The Last Dragon

Now that was fun. The Last Dragon was shown on Channel 4 last night. Part mockumentary[1], part Walking with Dinosaurs style reconstruction, and all good fun.

The, err, documentary parts follow a young palaeontologist based in London’s Natural History Museum[2], which is given a fictitious name for the purposes of the programme. It all starts with an investigation of the skull of a Tyrannosaurus Rex, which has curious marks, perhaps made by talons from above and looks oddly burnt. What kind of creature could have done that to a T Rex?

We then see some lovely CGI work. A nicely-done T Rex is looking for food, and finds a strange looking creature. A winged reptile that looks quite unlike the familiar pterodactyls and the like. It cries out (its cry is very loud, which causes the T Rex a lot of discomfort) and its mother, a huge dragon flies in and fights the T Rex. Claws, flames, the lot. The T Rex is defeated, but the dragon is fatally wounded in the fight, leaving the young dragon to fend for itself.

Throughout the programme, the “reconstructions” of dragons are quite beautifully done. We see how marine dragon species survived the extinction event that saw off the dinosaurs and eventually evolved into new varieties of flying dragons. And eventually, we see how contact with humans led to the extinction of these amazing creatures, ending with a small band of knights finally killing what was almost certainly the last dragon.

All this CGI stuff alternates with more of the dramatised documentary. Our hero gets the job of investigating some unusual remains found in a mountainous area of Eastern Europe. What they find is a number of human bodies and the complete carcass of an unknown reptilian creature. It soon becomes apparent that this creature is something quite unusual. For a start it has wings. On further examination, it is found that the creature has some odd internal organs that contain a mixture of hydrogen and methane – enough lighter-than-air gas to enable the animal to fly. And to enable it to breathe fire. Could it be a dragon? Well, of course it could[4]. But this dragon had never breathed fire – it appears to be an immature female. So where did the scorch marks in its cave come from? Why are the human bodies burnt?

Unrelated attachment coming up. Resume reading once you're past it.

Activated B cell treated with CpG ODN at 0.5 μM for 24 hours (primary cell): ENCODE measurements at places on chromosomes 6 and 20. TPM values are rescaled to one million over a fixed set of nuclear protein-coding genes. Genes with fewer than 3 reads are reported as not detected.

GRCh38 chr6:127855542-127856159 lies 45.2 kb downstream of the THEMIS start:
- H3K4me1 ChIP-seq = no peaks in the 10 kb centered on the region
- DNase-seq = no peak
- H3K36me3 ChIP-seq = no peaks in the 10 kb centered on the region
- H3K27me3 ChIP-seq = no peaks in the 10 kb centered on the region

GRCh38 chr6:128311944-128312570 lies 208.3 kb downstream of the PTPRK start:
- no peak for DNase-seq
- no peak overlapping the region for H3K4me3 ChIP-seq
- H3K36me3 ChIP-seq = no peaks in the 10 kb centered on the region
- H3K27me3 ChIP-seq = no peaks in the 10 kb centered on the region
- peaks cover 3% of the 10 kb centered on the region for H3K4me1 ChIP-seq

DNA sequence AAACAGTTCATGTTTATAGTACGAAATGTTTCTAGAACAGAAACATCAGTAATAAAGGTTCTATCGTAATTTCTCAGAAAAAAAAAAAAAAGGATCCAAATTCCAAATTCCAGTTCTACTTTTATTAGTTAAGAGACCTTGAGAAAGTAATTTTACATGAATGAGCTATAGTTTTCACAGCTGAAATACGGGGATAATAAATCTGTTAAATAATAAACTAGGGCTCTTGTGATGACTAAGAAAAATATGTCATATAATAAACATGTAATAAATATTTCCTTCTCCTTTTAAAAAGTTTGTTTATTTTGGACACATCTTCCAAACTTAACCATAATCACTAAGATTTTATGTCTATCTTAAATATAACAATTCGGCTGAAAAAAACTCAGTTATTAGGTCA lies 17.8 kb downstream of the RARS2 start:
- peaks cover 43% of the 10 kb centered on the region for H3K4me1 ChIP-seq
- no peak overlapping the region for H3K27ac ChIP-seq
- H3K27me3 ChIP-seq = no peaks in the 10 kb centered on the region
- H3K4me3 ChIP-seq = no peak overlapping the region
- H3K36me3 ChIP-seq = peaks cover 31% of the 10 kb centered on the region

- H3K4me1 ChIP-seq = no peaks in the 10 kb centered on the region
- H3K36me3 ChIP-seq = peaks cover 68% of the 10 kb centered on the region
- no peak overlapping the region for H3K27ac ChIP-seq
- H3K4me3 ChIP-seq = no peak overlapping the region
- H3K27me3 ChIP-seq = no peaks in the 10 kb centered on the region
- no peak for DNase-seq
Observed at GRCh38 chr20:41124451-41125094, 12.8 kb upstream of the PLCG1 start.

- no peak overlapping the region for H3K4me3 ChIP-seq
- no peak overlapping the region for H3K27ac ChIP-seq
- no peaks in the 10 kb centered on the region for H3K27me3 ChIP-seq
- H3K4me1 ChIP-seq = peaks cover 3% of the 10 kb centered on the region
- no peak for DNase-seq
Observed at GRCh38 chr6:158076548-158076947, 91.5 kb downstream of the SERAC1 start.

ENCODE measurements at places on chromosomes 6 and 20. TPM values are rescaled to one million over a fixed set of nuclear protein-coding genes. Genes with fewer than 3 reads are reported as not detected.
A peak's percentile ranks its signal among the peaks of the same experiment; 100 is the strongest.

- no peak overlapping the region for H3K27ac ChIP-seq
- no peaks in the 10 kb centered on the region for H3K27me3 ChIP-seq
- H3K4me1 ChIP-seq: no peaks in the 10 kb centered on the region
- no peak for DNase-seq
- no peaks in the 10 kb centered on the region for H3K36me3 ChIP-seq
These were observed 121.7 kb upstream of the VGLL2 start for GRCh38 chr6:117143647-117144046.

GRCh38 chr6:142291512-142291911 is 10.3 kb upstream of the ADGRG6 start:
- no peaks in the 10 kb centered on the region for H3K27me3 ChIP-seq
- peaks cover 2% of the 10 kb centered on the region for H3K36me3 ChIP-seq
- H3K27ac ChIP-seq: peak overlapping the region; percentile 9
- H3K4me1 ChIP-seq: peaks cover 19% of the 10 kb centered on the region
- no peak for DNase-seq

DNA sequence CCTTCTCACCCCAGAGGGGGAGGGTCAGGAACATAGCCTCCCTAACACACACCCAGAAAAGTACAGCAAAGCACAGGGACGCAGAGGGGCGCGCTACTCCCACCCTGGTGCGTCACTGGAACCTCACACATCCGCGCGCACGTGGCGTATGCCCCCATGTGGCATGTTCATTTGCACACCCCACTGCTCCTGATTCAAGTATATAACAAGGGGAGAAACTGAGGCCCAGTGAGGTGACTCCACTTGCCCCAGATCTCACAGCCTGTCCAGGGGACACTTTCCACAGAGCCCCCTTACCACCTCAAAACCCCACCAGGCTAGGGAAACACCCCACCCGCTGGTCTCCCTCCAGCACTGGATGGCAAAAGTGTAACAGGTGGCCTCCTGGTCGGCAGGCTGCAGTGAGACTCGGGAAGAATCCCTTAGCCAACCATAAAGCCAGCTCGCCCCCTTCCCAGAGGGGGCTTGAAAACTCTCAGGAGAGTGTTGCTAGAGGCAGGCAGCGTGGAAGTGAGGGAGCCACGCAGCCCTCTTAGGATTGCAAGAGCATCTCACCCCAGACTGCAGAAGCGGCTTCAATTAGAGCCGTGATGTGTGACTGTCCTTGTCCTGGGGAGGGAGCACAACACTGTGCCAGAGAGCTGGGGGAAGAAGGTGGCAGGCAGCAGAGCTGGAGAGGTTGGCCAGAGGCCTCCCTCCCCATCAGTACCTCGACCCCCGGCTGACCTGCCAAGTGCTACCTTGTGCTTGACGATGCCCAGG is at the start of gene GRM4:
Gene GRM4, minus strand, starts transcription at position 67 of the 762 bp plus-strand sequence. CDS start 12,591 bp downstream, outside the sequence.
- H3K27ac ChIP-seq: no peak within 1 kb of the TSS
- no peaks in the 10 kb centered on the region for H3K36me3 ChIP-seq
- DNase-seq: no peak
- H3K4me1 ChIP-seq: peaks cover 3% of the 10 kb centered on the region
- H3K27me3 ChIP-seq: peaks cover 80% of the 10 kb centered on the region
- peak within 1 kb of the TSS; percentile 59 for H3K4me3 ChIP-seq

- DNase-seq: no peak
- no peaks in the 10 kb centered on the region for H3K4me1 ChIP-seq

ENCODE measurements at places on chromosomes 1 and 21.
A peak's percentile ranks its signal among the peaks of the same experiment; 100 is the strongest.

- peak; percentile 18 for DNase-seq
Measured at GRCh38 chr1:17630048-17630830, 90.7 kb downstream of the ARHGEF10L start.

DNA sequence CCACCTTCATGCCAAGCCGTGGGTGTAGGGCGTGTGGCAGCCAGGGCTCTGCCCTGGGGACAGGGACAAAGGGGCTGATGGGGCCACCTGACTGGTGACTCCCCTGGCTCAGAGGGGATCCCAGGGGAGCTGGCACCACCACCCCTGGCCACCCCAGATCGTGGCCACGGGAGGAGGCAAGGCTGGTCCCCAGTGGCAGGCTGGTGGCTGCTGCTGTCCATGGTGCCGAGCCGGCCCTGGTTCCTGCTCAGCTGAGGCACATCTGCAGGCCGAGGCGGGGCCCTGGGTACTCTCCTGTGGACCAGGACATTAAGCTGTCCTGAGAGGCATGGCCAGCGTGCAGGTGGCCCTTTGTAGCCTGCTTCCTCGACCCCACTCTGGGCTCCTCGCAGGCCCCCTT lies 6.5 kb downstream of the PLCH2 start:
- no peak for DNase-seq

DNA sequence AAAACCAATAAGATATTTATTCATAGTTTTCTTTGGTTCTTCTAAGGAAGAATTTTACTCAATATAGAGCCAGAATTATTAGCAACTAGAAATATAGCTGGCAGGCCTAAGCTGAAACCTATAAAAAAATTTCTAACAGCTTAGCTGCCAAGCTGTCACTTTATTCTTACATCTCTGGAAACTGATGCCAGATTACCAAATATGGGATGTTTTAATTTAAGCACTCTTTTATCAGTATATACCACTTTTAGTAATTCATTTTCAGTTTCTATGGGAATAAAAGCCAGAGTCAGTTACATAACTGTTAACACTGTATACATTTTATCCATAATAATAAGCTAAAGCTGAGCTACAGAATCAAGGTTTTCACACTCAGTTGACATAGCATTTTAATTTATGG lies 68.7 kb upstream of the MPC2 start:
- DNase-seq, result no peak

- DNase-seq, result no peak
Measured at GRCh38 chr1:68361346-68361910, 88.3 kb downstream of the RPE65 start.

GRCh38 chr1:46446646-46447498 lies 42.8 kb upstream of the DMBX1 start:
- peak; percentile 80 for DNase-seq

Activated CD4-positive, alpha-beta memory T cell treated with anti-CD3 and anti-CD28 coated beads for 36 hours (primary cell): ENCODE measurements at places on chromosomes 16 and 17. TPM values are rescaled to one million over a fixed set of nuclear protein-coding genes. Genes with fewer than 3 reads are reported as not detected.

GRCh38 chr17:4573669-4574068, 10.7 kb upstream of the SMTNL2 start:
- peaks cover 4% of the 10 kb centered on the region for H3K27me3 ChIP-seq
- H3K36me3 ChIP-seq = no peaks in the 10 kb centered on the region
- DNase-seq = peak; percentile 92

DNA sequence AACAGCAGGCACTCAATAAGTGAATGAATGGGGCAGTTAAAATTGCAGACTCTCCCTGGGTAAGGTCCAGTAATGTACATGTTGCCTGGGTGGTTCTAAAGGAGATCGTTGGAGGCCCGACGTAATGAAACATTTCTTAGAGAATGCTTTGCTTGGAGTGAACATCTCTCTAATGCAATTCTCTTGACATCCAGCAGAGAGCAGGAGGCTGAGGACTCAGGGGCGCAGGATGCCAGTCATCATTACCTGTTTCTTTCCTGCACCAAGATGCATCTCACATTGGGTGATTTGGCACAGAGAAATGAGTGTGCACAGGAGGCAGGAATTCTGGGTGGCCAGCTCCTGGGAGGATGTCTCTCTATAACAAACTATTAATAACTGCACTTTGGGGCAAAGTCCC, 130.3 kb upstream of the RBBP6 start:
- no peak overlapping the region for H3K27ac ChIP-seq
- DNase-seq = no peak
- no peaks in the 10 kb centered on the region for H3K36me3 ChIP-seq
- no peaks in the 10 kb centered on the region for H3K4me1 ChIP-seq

A scorch mark on a cave wall leads the investigators to break through a wall of ice, and there they find some more human bodies and the huge body of and adult female dragon – the last dragon of the title.

The documentary ends with a return to the National History Museum, where the bodies of the two dragons are now preserved. The palaeontologist speculates that perhaps somewhere, dragons may yet survive. A report arrives, and he runs off in search of more dragons…

All this was played completely straight. Not a hint of irony, no suggestion that games were being played (apart from details like the NHM being renamed…). Good stuff, two hours of worth-watching TV. I’m expecting it to be released on DVD, and I’ll be first in the queue to buy it.

If you get a chance, watch it.

[1] A useful made-up word
[2] An instantly recognisable building: possibly the finest secular cathedral[3] of the Victorian era
[3] For want of a better word
[4] Otherwise the title wouldn’t make much sense…

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